One of the most central aspects of the Royal Society is its science journal, Philosophical Transactions, which was first published in 1665. Head of Library and Information Services at the Royal Society, Keith Moore says, “It is amazing what is in there. There is not a part of the world or a part of Britain that hasn’t been touched. If you look up your home county you’ll probably find a paper from the Philosophical Transactions.”
The early days of the Royal Society coincided with the fading days of alchemy – transforming lead into gold
Natural philosophy in those days is what we refer to now as science. In the 19th century, science and its categorizations as we know them today became more defined. In the 17th and 18th centuries the remit for natural philosophy included anything that took the scientists fancy. The first volume of Philosophical Transactions includes topics as wide ranging as observing Jupiter to an account of a swarm of strange insects in the New World.
Moore says, “They would have been interested in everything, not just maths, physics, chemistry etc but also language and literature. You find papers about painting, customs of peoples around the world and their medicines, how they lived, pretty much everything you can think of appeared in Philosophic Transactions at one time or another. By the 18th century it got a reputation for being slightly antiquarian but by the 19th century, when science became more professional, so did Philosophical Transactions.”
The introduction of referees and peer review of papers in the 19th Century was one important step in bringing more of a professional air to proceedings.
It is astonishing to think of the experiments that have taken place at the Royal Society over the ages, which now presides at Carlton House on Pall Mall. Moore says, “In the library there is a reconstructed model of an instrument made by Francis Hauksbee in 1709, it was simple glass bowl which is vacuumed. You revolve it, stick your hands against it and it lights it up. At the royal society at that period they read the first letters by electric light. This is just one example but throughout the society’s history we’ve had innovative technologists working on site.”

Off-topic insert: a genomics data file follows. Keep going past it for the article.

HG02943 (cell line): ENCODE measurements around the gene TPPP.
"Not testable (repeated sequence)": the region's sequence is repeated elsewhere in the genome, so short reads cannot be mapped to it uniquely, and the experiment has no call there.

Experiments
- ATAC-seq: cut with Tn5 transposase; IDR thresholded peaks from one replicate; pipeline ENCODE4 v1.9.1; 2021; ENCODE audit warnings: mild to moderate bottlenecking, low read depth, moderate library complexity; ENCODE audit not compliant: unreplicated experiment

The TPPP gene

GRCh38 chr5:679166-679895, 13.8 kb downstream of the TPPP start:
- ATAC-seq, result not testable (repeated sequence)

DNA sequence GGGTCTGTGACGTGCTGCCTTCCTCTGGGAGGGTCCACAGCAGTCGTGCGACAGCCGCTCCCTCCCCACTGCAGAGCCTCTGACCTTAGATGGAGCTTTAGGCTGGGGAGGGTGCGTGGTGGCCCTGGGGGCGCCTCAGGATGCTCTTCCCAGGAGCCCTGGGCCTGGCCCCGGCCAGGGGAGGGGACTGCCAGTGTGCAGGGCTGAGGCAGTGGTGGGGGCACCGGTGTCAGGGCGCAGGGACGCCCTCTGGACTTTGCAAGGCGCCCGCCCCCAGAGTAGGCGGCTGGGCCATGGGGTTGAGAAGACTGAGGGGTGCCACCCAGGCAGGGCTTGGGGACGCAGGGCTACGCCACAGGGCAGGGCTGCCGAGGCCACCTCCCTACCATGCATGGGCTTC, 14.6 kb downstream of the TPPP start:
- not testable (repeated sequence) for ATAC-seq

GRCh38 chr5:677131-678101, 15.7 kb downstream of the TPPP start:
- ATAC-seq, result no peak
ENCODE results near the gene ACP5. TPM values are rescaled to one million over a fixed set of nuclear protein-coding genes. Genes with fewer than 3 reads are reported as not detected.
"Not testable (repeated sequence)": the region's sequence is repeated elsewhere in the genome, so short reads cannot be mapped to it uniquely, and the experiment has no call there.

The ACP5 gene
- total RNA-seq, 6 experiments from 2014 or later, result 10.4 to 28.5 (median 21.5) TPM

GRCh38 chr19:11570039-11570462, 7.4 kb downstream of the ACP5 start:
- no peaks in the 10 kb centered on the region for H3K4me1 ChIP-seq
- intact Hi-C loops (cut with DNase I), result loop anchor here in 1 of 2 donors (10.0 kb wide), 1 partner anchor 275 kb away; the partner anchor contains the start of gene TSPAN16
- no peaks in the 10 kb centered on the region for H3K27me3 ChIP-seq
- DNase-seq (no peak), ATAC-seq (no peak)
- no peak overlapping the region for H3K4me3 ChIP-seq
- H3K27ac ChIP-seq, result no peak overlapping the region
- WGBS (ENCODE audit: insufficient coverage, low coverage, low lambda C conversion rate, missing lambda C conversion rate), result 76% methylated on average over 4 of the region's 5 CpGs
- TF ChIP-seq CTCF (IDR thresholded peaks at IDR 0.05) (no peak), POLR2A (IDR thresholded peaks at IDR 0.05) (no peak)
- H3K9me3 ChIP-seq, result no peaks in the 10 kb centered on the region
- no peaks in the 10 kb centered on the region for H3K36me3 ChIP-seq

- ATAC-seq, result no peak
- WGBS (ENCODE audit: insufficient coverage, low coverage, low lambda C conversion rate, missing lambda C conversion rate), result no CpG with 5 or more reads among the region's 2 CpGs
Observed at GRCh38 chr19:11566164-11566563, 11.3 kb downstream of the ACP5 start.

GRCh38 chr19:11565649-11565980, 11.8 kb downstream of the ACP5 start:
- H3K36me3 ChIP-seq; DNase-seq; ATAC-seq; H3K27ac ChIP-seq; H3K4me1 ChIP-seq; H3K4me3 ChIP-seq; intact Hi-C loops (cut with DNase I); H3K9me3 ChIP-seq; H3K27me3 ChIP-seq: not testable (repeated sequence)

Other notable innovators were Robert Hooke with his microscopic observations, Dennis Pane, a pioneer of the steam engine and the great polymath and a founding father of America, Benjamin Franklin, who lived in London for 20 years. To become a fellow today you need to be either British or a member of the Commonwealth, except for about 8 foreign scientists elected each year who are usually world leaders in their field and quite often Nobel Prize winners.
Interestingly, science is not usually affected by international jealousies and historically, even in times of war, scientists were still keen to correspond internationally. Moore says, “When Benjamin Franklin was writing to Joseph Banks in the 18th Century from Paris about scientific activity there, we were at war. Franklin was raising money against the British so he could fight them but he still wrote about science. A little thing like a war didn’t get in the way of the business of gentlemanly international interests in natural philosophy.”
Despite the desire for scientists to communicate over national boundaries the state were less keen. In fact, Henry Oldenburg, the first secretary of the Royal Society, spent some time in the Tower of London – the authorities were concerned his communications with foreign scientists was a cover for espionage.
Rupert Baker, Library Manager of the Royal Society, takes me on a tour of the warren of air conditioned vaults in the basement that house some of the oldest and most important extant texts in science including the first volume of Philosophical Transactions, subsequently rebound by the Victorians.
Isaac Newton must be one of the most famous presidents of the Royal Society and in a vault fitted with canisters that push oxygen out of the room in the case of fire, can be found his ‘Philosophiæ Naturalis Principia Mathematica’, which Baker tells me, along with the Origins of the Species, was voted the most important science book ever written.
Baker says, “The early days of the Royal Society coincided with the fading days of alchemy – transforming lead into gold, searching for the philosophers stone etc – and years later Newton’s Principia is published. Even Newton himself dabbled in alchemy.”
It is amazing what is in there. There is not a part of the world or a part of Britain that hasn’t been touched
Today the Royal Society is as relevant as ever, including among its fellows the inventor of the World Wide Web, Sir Timothy Berners-Lee. Though it receives a Parliamentary Grant-in-Aid, money which they are charged with giving to relevant scientists to fund research, most of their money is raised through donation including £50 million recently bequeathed by an Australian businessman.
One of the main purposes of the Royal Society is to act as a resource for members of the public and to spread new and exciting ideas being proposed by scientists. Anybody can join the library and along with talks throughout the year they also hold the Summer Science Exhibition, free to anyone, where the most progressive scientific innovations are exhibited.
Held every July, this year the exhibition will have stalls on Epigenetics, nano-scale motors and robots that play football, which should keep people of all ages stimulated and entertained.